Medical Research Council - London Institute of Medical Sciences

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Multicolour three-photon fluorescence imaging deep into living mouse brain using single-wavelength excitation

11 April 2021

Deep Thinking

Peering deep into biological specimens is often a challenge for microscopists – light bends or diffracts as it hits thick tissues, and laser beams fired at fluorescently-stained structures can leave images blurred as out-of-focus light creeps in. Here a form of three-photon microscopy works around these problems, firstly by only 'switching on' fluorescent molecules energised by three photons at the same time, while a particular type of laser light helps to penetrate deep into this chunk of a mouse’s brain. Zooming down through the brain, researchers use a particular wavelength of laser that allows them to 'see' multiple colours at once – revealing blood vessels (red) mingling with neurons (green) and a mixture of blood cells and the brain’s myelin (blue). The techniques could be put to use in many different tissues, helping in the diagnosis of injury and disease.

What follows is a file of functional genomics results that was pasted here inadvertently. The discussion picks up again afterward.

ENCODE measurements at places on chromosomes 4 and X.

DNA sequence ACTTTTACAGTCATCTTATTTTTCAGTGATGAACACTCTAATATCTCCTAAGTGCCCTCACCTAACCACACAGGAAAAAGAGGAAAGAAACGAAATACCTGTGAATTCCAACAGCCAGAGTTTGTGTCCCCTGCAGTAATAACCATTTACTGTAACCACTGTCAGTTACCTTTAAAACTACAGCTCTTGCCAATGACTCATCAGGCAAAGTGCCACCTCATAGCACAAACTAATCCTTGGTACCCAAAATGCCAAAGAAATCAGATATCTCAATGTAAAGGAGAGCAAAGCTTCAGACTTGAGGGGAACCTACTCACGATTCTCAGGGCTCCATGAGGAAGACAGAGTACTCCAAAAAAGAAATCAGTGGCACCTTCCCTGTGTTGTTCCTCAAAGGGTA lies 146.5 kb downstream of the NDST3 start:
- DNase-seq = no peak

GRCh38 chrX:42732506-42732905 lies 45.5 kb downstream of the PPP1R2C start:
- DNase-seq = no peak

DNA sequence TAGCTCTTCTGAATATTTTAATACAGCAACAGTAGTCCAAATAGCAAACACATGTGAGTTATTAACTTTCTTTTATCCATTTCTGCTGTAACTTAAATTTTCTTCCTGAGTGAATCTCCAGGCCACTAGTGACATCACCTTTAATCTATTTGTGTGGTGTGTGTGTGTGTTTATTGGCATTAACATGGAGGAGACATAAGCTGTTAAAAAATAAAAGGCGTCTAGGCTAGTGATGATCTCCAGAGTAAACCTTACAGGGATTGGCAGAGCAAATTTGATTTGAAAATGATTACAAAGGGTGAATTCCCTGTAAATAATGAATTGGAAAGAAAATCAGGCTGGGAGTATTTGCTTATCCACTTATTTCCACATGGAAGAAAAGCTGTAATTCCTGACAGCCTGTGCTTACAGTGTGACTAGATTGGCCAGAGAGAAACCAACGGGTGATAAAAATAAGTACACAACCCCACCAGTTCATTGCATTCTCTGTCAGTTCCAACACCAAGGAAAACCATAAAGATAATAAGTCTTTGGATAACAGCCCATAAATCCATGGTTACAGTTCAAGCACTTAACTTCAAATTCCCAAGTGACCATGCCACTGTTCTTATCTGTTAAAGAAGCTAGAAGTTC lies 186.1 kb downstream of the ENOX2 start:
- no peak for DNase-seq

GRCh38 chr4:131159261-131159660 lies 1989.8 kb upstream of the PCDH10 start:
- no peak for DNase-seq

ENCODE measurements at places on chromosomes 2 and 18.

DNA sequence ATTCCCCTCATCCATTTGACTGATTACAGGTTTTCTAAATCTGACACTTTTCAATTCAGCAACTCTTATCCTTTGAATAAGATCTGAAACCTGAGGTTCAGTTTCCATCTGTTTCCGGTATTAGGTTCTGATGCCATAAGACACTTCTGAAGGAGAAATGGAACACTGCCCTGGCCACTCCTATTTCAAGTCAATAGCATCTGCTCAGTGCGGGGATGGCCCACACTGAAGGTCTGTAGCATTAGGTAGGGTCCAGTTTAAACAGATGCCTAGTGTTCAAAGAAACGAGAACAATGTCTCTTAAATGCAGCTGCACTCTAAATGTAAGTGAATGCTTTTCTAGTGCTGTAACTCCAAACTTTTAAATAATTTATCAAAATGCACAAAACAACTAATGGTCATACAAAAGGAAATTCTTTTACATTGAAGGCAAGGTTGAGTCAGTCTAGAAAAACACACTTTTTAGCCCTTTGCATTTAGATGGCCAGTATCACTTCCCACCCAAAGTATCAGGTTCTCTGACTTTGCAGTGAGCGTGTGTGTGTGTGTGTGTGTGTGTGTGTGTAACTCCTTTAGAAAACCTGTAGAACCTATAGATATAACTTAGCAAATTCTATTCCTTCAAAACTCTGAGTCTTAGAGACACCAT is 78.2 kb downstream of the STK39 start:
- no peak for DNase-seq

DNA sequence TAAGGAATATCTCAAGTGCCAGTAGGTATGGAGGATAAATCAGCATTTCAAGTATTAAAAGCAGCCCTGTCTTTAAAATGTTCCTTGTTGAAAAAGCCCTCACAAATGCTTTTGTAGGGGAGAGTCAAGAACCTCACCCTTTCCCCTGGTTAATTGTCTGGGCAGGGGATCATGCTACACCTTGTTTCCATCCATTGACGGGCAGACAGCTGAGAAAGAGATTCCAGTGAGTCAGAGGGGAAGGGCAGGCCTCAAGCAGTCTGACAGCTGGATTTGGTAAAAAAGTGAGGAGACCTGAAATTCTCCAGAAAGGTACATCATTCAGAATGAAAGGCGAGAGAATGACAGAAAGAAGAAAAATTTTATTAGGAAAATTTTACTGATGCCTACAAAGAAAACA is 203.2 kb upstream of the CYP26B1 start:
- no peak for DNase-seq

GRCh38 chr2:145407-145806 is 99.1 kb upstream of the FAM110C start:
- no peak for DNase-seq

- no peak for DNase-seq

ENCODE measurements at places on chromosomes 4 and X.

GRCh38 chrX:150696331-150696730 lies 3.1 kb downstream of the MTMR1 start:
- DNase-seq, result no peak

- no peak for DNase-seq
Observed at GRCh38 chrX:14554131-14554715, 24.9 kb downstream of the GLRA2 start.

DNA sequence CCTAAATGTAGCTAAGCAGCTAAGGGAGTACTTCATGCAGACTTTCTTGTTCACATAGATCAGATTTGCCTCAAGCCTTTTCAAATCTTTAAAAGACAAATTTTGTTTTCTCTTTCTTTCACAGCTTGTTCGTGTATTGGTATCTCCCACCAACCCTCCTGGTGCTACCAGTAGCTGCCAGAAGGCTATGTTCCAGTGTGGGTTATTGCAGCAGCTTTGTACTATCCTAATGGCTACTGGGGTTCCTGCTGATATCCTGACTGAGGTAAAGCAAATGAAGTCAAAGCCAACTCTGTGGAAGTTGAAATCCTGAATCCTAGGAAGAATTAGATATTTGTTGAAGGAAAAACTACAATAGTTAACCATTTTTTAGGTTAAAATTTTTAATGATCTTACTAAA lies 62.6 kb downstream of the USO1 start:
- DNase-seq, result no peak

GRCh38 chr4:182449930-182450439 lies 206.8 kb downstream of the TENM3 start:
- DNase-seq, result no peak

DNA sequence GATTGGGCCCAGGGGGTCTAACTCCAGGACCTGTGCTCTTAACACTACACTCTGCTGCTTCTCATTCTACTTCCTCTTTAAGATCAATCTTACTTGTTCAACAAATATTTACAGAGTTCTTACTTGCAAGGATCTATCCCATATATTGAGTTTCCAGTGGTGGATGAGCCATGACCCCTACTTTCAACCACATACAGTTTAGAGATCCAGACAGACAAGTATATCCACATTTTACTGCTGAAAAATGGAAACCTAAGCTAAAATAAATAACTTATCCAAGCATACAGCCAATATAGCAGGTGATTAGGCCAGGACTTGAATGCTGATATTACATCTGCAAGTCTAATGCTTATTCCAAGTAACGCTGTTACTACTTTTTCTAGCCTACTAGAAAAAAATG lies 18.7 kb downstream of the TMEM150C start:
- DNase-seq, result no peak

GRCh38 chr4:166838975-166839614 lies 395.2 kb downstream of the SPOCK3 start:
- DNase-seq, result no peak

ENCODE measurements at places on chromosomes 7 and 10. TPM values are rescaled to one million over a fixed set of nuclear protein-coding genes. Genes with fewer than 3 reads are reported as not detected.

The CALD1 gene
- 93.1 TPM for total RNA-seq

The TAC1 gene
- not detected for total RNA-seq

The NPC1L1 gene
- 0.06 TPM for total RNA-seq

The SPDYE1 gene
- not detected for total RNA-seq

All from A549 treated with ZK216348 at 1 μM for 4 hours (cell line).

Written by John Ankers

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